IMHO, these will get you sounding ok pretty quickly. Mastery is another thing, so don't beat yourself up to much. Also, I would reccommend looking at everything you can find about right hand technique. That will make or break any player. Good lcuk
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Jim Cohen


From:
Philadelphia, PA
Post Posted 24 Apr 2017 2:35 pm     Reply with quote

Here's my suggestion: since you need to be gig-ready as quickly as possible, you don't have time for a course in PSG 'from the ground up'. You need to prep the specific tunes for your sets that you'll be playing PSG on. I suggest you get with a pro player, bring your tunes and keys, recordings of the band (and your predecessor, if there was one) playing on them, and get coaching on how to play these tunes decently now (including any technique issues that you'll need to address in order to execute them cleanly). Have him/her help you write a solo, if you need to take one on a given tune, and then woodshed the heck out of playing that solo. You'll need the fundamentals to make up your own solos, but that's a ways down the road. In the meantime you'll be 'painting by numbers' but you'll just need to 'fake it till you make it'.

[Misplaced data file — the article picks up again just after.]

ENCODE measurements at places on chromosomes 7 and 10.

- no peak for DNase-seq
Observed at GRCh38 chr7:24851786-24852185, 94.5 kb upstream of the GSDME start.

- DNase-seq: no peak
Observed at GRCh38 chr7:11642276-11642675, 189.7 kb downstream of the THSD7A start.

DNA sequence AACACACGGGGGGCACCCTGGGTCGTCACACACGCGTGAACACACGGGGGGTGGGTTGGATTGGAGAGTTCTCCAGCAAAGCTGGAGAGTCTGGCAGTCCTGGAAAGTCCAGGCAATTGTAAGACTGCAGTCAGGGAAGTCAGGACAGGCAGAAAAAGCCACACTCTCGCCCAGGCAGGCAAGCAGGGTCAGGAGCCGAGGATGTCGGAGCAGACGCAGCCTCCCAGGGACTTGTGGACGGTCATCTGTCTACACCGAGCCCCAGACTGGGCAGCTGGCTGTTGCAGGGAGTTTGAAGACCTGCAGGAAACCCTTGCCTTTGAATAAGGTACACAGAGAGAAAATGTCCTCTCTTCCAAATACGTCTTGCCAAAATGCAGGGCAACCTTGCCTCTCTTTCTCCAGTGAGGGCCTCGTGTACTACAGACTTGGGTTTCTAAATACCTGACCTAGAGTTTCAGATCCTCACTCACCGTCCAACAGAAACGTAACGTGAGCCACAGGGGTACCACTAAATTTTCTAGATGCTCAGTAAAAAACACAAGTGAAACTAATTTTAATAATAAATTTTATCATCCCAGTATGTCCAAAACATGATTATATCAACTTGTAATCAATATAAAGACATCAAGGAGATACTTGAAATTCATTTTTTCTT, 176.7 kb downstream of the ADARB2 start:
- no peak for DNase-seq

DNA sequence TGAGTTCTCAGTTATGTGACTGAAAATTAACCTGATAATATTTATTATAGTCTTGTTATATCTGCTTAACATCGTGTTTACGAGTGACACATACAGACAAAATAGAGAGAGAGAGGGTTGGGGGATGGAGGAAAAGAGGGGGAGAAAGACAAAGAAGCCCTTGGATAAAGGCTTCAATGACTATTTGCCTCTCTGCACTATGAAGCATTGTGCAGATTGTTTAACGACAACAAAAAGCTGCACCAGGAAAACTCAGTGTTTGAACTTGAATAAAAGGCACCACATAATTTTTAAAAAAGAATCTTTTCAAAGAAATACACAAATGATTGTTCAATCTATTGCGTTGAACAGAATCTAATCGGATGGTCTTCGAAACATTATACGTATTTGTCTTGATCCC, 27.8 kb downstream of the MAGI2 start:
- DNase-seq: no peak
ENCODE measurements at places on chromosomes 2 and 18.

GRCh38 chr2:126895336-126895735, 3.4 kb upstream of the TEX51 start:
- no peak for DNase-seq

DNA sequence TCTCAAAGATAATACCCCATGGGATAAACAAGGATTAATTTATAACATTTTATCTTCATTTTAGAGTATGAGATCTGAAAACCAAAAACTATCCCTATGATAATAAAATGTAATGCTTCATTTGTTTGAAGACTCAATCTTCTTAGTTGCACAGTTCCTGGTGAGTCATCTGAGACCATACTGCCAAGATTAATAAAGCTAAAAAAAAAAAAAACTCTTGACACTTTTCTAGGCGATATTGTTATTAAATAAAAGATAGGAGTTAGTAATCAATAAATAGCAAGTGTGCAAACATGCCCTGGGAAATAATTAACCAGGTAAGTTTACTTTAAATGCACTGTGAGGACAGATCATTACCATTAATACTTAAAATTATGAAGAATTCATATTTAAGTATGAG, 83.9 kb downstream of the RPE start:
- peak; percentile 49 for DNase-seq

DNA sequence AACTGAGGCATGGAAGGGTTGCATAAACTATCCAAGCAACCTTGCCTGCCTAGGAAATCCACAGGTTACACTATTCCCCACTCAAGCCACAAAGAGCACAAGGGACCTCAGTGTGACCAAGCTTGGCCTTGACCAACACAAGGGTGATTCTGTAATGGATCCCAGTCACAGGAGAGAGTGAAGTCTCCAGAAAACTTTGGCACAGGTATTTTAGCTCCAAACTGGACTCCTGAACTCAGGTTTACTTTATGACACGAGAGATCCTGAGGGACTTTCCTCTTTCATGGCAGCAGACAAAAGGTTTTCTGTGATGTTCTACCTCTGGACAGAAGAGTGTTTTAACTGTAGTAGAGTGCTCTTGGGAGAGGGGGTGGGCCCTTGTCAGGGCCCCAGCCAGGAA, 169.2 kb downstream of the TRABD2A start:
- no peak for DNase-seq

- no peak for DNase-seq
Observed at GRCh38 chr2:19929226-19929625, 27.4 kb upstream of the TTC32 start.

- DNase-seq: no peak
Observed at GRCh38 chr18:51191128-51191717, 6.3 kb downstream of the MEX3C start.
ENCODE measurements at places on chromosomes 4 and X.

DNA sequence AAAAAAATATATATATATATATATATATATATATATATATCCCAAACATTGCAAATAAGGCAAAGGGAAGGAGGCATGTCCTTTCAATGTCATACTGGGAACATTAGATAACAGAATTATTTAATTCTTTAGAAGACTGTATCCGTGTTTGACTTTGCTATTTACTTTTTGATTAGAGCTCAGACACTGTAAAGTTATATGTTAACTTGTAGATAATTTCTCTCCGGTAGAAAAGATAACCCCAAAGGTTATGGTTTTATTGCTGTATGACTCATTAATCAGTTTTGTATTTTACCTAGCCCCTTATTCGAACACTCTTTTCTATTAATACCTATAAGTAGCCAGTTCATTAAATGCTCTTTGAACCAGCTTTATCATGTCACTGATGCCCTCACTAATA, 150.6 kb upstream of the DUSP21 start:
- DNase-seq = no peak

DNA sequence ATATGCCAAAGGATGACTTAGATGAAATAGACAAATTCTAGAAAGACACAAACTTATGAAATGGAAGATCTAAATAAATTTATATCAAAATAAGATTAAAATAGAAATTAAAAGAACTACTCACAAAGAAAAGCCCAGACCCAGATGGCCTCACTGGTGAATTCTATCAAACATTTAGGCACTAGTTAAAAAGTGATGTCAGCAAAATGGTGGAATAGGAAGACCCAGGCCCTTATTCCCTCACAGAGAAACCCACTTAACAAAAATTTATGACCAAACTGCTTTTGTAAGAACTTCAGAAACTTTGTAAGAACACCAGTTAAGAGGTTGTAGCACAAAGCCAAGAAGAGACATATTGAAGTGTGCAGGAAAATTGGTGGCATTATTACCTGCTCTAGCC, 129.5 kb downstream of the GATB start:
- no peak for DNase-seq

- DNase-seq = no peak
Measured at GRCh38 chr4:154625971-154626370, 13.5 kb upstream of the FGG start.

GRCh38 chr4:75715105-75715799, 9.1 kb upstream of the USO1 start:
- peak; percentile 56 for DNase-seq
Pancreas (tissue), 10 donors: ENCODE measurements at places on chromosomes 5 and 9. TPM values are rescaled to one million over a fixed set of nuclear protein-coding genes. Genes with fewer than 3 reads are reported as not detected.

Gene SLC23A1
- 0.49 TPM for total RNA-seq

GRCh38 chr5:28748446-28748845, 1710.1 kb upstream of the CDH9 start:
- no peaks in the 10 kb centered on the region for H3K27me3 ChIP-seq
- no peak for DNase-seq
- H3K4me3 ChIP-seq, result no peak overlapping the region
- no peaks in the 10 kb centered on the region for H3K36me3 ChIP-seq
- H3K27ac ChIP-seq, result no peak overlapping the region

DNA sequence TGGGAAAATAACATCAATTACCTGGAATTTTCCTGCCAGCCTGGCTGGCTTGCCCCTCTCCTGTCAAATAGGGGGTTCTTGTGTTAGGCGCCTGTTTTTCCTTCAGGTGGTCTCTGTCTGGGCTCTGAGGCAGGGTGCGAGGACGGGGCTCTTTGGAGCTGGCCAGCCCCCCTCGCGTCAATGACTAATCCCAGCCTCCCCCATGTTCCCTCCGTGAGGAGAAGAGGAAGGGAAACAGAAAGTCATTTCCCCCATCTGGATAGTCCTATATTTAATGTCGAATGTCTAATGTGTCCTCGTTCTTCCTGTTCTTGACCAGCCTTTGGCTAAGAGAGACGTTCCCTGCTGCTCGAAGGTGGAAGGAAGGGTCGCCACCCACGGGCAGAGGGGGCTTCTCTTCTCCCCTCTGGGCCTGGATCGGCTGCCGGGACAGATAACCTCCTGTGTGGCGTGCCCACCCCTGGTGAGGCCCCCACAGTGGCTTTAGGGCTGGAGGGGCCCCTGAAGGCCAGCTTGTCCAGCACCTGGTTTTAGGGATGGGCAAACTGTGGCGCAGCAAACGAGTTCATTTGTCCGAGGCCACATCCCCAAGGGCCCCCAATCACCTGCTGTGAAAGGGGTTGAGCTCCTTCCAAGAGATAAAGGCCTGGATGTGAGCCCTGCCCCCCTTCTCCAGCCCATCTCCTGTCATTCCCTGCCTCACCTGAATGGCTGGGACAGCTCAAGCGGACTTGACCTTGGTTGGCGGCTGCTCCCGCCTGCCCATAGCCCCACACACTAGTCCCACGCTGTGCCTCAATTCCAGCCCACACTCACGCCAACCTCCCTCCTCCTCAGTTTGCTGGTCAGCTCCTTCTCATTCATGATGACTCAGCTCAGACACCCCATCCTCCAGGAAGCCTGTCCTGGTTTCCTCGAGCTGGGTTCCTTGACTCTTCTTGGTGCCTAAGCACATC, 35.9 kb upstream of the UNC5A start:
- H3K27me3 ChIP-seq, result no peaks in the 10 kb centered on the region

After you've gotten your tunes together for the gig, then you can worry about remedial education for all the steps you skipped over in your basic training. But hey, you got the gig, and you need to sound good now!
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Mark McCay-Moran


From:
Lake Tahoe
Post Posted 24 Apr 2017 6:54 pm     Reply with quote

Super, thanks for the input guys!

I'm going to play with the 8th string lower rather than 9th and see how I like it. Possible I just move right onto the e string lowers or e string raises, may have to just try them... not sure what to expect since I'm a newbie.